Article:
This data on the increasing use of landlord incentives comes in the first calendar year after the passing of the Homelessness Reduction Act (HRA), a private members bill proposed by Conservative MP Bob Blackman which became law in April 2018. Before the HRA, councils had a duty to provide homelessness support (dependent on applicants meeting certain criteria) 28 days before they were due to become homeless. The legislation increased the time households are recognised as threatened with homelessness to 56 days in a bid to make councils act earlier to prevent homelessness occurring in the first place.
At the time of its passing, Blackman wrote that the act was “a comprehensive change to the law which will shift the emphasis firmly towards preventing homelessness from ever occurring in the first place”. The act was also supported by the homelessness charity Crisis, while John Bird, founder of The Big Issue, said the legislation “recognised the beauties of thinking ahead of the crash”.
Jeremy* worked as a housing needs officer for a north London council, and was assessing new homelessness applications when the HRA became law in 2018. “There was initially some excitement around the change,” he told Novara Media. “But it became clear very quickly that its main impact was just pawning more people off to the private rented sector. In every session we were told to tell people that they would never get social housing, but that we could prevent their homelessness by paying an incentive to get them housed privately.”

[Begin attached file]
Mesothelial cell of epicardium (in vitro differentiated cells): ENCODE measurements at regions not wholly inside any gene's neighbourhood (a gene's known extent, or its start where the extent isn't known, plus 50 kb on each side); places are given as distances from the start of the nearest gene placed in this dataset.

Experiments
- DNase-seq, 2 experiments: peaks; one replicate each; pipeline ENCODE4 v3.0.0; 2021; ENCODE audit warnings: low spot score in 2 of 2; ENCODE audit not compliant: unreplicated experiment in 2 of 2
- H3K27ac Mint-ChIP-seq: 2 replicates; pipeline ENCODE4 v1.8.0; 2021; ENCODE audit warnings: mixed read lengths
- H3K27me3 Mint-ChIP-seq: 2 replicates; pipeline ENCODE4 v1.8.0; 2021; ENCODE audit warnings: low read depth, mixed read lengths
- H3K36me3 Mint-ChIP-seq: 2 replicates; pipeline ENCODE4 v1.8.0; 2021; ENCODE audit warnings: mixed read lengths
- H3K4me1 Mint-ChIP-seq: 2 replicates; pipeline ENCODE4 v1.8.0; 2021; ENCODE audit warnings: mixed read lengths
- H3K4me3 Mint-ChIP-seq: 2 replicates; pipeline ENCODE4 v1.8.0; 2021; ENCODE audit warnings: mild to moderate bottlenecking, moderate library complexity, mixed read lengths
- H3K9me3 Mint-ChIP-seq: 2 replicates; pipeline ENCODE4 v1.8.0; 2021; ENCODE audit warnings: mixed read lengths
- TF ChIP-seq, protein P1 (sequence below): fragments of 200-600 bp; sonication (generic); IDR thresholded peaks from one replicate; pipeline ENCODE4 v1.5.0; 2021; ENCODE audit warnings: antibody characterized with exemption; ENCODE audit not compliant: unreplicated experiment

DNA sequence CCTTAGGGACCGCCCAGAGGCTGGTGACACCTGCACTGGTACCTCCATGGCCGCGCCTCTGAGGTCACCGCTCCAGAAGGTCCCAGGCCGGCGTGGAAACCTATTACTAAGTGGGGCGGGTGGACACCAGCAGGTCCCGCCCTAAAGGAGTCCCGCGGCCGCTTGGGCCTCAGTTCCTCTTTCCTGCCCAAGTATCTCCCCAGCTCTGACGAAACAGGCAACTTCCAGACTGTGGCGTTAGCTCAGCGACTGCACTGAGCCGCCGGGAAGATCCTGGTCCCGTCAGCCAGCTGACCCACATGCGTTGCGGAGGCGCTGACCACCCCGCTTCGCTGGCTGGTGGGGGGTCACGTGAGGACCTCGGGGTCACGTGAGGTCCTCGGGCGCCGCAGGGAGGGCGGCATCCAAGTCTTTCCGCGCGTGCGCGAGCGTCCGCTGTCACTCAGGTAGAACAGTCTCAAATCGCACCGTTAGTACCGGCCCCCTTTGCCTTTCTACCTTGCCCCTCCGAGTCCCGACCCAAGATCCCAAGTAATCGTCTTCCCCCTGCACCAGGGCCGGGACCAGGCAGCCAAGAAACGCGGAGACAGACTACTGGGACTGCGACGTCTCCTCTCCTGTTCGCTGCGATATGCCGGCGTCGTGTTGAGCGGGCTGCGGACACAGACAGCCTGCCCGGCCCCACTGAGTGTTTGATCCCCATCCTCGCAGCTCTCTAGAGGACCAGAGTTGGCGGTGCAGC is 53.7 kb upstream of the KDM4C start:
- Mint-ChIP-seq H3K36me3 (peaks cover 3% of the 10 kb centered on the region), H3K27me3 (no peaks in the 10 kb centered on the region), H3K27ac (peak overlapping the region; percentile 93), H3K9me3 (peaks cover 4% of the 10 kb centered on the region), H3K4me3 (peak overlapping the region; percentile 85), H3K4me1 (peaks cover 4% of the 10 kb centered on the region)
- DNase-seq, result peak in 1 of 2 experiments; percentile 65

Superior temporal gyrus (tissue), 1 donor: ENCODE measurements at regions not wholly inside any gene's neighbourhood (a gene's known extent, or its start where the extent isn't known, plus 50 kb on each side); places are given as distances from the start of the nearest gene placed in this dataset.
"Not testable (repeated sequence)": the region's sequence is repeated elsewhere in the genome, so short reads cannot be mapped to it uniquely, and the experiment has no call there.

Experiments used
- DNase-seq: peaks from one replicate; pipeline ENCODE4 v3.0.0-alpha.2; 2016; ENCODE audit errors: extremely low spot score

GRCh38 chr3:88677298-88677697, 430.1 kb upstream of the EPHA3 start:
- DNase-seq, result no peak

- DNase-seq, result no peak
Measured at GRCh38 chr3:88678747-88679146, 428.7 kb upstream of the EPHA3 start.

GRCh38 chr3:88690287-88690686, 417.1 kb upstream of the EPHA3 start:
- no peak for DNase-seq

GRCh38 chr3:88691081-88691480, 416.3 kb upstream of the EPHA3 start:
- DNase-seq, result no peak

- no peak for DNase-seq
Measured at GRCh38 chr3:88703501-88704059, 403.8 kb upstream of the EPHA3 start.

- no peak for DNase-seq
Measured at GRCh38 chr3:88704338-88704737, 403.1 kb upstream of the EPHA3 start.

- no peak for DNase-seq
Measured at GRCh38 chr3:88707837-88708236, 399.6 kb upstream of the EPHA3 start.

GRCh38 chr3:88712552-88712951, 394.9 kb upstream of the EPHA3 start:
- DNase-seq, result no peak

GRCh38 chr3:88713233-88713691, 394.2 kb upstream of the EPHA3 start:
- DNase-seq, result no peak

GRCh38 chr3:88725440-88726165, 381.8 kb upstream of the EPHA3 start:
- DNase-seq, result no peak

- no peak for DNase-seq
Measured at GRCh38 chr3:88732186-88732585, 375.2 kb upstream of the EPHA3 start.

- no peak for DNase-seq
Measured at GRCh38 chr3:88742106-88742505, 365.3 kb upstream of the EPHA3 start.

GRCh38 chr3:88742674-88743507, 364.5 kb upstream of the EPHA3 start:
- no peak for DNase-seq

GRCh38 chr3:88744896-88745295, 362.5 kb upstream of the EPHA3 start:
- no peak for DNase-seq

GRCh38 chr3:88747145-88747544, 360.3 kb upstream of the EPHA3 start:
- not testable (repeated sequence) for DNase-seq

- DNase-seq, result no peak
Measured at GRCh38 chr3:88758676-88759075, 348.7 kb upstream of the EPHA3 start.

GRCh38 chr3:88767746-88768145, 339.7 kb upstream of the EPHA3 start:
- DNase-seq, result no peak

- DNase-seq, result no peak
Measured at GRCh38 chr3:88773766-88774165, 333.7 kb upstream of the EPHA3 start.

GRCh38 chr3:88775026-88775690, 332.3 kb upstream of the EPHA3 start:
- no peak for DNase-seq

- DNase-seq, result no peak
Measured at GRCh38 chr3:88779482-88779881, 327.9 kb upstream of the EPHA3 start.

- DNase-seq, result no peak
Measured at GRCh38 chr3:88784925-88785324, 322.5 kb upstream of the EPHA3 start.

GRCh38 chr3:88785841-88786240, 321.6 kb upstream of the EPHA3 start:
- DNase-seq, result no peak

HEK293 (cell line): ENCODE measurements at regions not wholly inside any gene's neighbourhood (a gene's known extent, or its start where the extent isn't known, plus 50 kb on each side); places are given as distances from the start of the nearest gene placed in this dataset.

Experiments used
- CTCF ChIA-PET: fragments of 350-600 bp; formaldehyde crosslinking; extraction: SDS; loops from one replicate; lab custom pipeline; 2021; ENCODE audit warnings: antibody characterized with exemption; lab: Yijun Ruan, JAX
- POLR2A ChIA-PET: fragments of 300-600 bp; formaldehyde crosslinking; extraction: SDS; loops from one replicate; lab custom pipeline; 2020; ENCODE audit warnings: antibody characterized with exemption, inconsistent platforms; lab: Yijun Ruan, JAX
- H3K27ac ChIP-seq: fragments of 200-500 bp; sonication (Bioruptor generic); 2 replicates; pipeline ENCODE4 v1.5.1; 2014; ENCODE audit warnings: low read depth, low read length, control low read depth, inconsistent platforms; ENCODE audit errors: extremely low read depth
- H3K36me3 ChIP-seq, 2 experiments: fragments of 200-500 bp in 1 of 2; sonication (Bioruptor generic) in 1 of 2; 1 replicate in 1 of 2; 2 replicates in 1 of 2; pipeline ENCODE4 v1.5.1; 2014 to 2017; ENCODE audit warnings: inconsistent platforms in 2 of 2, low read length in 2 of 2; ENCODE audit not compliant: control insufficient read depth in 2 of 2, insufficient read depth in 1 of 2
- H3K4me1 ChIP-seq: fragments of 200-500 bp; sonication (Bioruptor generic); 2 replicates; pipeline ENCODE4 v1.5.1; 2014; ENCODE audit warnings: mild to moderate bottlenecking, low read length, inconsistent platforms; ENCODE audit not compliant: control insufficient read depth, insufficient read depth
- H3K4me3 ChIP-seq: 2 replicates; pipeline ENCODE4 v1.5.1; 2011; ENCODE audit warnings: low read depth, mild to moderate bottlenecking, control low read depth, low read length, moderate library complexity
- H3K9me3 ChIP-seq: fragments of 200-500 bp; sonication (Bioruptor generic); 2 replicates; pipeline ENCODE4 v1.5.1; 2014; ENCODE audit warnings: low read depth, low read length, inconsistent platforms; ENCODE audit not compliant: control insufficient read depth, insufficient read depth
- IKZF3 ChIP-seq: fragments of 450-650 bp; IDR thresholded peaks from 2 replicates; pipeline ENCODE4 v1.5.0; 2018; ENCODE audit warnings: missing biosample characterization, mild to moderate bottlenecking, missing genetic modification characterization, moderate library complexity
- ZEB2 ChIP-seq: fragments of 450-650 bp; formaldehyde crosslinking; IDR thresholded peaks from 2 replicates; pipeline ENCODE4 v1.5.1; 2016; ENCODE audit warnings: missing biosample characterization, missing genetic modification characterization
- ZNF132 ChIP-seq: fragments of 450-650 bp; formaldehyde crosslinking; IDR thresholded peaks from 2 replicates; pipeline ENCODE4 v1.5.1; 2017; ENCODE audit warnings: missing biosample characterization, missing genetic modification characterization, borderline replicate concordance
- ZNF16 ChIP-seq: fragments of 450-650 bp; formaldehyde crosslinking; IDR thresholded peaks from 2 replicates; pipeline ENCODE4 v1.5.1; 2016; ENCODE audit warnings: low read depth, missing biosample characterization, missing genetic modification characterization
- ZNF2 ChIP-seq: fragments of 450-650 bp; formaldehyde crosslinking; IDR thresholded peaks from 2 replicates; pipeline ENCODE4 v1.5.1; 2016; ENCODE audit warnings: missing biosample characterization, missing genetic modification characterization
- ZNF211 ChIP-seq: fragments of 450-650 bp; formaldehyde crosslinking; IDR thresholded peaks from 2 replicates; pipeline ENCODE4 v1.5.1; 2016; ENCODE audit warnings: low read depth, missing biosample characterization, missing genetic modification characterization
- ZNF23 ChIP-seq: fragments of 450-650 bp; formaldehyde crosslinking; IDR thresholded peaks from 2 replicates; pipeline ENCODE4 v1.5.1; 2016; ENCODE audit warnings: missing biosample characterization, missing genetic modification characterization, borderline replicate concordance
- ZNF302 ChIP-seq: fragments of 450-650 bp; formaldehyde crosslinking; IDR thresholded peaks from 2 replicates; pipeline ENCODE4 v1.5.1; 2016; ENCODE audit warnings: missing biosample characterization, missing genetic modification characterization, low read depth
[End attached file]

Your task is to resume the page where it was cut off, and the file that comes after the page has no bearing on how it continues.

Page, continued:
Jeremy’s experience of a large number of households being housed in the private sector has been borne out in statutory homelessness statistics since the act was passed. Evictions from private rented tenancies are the biggest cause of homelessness in the capital, yet 52% of households housed through the new prevention duty in London have been placed in private rented accommodation, while just 23.5% have been moved into more secure and affordable social rented housing.
Increasingly, councils in London are paying private landlords financial incentives to take homeless households on, with research by the London School of Economics finding the cost of preventing a homelessness case in London is almost four times the average cost in England.
Izzy Köksal from Housing Action Southwark and Lambeth (HASL), a group which supports people making homelessness applications in the borough, describes landlord incentives as “a total waste of public money which could be used to get to the root causes of the issue, like acquiring more social homes”. According to Köksal, “tenants’ rights are so weak that putting people into the private rented sector just fuels a cycle of homelessness”.